China’s currency, the renminbi (RMB), has a relatively brief history as an asset that rises and falls according to market supply and demand. Up until 2005, the renminbi’s rate was tightly pegged to the U.S. dollar. China’s economic policymakers then began a series of gradual moves to liberalize the currency, albeit with the heavy hand of the People’s Bank of China (PBoC, the country’s central bank) guiding the pace of change. Since then, the renminbi’s trajectory has been a virtual one-way street, appreciating to record highs (both nominal and real) in January 2014. Investors have poured into the market in droves, seeing little risk in the orderly evolution from backwater currency to legitimate contender for reserve status alongside the U.S. dollar and the Euro.
But those bets have been thrown for a loop in the past two weeks. The renminbi has indeed been a one-way street since then – but in the other direction. The magnitude of the drop since mid-February is more than 1.5%.
Please See Yourselves Out…
On the surface, this chart would appear to be little different from other emerging markets currencies that have been hit hard recently, from the Turkish lira to the South African rand and, more recently, the Ukrainian hryvnia. But in China’s case this is not about fickle foreign investors racing for the exit doors; it’s actually about the PBoC itself trying to push those investors out the exit doors. China’s central bank is by far the largest player in the RMB market, and it is the driving force behind the plunge seen in the above chart. Central bankers are not coy about this: since the New Year, the PBoC has stated openly its intention to make the currency “more volatile” – i.e. as likely to fall as it is to rise – in efforts to cool off the pace of capital flows into the country and rid investors of the one-way street illusion.
Not the BOJ Playbook
Why would China want to drive down the value of its currency? Observers familiar with the dynamics of export-centric Asian economies may point to other regional examples, notably the Bank of Japan. Over the course of the last twelve months, Japanese financial policymakers have moved aggressively to weaken the yen, which has fallen more than 12% over that time period. Using a weaker currency to promote trade is a longstanding practice. It would seem to make sense for an economy like China, which derives over 40% of its GDP from international trade, to do likewise. But the People’s Bank of China is not the Bank of Japan. At no time since it became a global economic power has China explicitly sought to devalue the RMB to gain export share. On the contrary, the official policy for most of the time since the partial liberalization in 2005 has been to guide its value upwards.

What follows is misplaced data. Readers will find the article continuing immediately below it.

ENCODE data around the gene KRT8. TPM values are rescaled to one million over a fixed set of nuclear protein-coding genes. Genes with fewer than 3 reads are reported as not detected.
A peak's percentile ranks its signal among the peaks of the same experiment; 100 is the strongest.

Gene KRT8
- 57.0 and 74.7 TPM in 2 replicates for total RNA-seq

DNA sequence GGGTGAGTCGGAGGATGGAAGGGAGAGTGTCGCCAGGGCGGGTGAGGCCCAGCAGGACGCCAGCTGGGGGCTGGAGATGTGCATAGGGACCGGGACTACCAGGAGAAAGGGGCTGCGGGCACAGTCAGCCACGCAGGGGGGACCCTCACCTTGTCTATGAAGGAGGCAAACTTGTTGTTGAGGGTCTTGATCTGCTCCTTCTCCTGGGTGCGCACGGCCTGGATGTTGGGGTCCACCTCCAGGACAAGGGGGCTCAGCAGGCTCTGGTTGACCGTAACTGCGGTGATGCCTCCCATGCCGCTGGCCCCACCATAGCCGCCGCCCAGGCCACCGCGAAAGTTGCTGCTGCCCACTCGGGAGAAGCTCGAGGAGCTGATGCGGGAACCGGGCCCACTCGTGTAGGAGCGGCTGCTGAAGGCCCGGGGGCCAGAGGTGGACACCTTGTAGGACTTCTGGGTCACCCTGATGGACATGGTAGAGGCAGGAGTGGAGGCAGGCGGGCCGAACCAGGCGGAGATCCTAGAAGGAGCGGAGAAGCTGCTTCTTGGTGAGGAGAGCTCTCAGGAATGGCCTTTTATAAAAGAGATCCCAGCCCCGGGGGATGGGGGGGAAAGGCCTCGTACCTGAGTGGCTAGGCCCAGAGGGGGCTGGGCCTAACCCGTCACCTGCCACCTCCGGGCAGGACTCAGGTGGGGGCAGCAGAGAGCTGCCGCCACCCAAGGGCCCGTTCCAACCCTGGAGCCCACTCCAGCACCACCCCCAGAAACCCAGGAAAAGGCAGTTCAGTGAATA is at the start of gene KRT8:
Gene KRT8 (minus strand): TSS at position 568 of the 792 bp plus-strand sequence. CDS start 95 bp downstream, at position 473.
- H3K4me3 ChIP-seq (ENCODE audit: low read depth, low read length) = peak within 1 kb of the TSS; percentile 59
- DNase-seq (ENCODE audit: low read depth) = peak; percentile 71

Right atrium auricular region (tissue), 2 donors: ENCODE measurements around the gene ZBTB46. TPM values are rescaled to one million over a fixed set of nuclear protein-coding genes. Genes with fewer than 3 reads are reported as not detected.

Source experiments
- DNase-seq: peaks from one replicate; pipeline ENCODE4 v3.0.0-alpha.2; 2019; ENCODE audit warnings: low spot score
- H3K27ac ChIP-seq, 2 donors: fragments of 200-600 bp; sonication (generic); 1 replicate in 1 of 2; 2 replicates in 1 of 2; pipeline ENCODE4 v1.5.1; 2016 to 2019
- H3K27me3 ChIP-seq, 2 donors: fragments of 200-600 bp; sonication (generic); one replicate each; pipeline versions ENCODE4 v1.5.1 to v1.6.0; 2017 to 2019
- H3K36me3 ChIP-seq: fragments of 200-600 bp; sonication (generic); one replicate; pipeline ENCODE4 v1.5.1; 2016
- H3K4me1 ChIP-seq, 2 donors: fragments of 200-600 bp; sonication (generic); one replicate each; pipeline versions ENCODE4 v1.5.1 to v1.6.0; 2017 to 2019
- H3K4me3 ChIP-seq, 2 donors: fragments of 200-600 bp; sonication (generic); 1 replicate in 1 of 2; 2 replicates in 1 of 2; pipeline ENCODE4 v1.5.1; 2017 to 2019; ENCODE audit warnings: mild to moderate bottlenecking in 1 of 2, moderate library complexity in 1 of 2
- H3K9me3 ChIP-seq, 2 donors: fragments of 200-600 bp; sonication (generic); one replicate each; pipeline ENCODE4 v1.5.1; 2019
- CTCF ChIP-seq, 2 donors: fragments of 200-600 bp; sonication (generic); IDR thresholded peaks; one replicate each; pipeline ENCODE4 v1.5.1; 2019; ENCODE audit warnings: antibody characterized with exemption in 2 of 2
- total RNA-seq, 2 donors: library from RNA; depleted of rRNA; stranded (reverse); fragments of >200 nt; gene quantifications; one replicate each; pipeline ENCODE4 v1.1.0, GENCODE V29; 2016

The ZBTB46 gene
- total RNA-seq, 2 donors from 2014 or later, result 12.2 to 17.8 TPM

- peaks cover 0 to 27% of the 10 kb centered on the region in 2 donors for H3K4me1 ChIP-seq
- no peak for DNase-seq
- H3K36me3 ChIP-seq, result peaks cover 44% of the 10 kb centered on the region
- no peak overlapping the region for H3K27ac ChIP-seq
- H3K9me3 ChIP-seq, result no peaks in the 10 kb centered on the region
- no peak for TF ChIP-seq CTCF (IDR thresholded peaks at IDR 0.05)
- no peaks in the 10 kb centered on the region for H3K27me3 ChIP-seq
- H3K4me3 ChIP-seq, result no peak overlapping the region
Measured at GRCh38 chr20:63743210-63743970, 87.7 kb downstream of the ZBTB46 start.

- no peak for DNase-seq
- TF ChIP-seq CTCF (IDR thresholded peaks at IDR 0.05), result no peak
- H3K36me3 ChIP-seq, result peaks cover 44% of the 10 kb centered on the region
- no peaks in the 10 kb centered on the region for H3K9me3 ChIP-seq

Cooling Off The Hot Money
China’s economic policymakers have targeted the country’s overheated financial sector as a major structural challenge. The country’s GDP is heavily lopsided in favor of investments, at the expense of domestic consumption. On a national balance sheet “investments” can mean anything from factories manufacturing iPad components to real estate speculation on shopping malls in Guangdong. Speculative ventures have been in favor as of late, many of them funded by capital inflows from Chinese-owned offshore facilities in Hong Kong. Worries of a credit bubble have been hanging over China for some time now. A more aggressive PBoC position in the currency market may be a sign that the government is making good on the policy changes addressed in last November’s Third Plenum.
Investors will be watching closely over the next several days to see if the sell-off continues. Many will be hoping that the currency stabilizes around current levels. There are hundreds of billions of dollars tied up in complex currency derivatives that could unravel if the rate goes much lower. The PBoC understands this, of course, and most likely does not want the currency’s trajectory to spiral out of control. But the unexpected can happen, even in a highly controlled market like the RMB.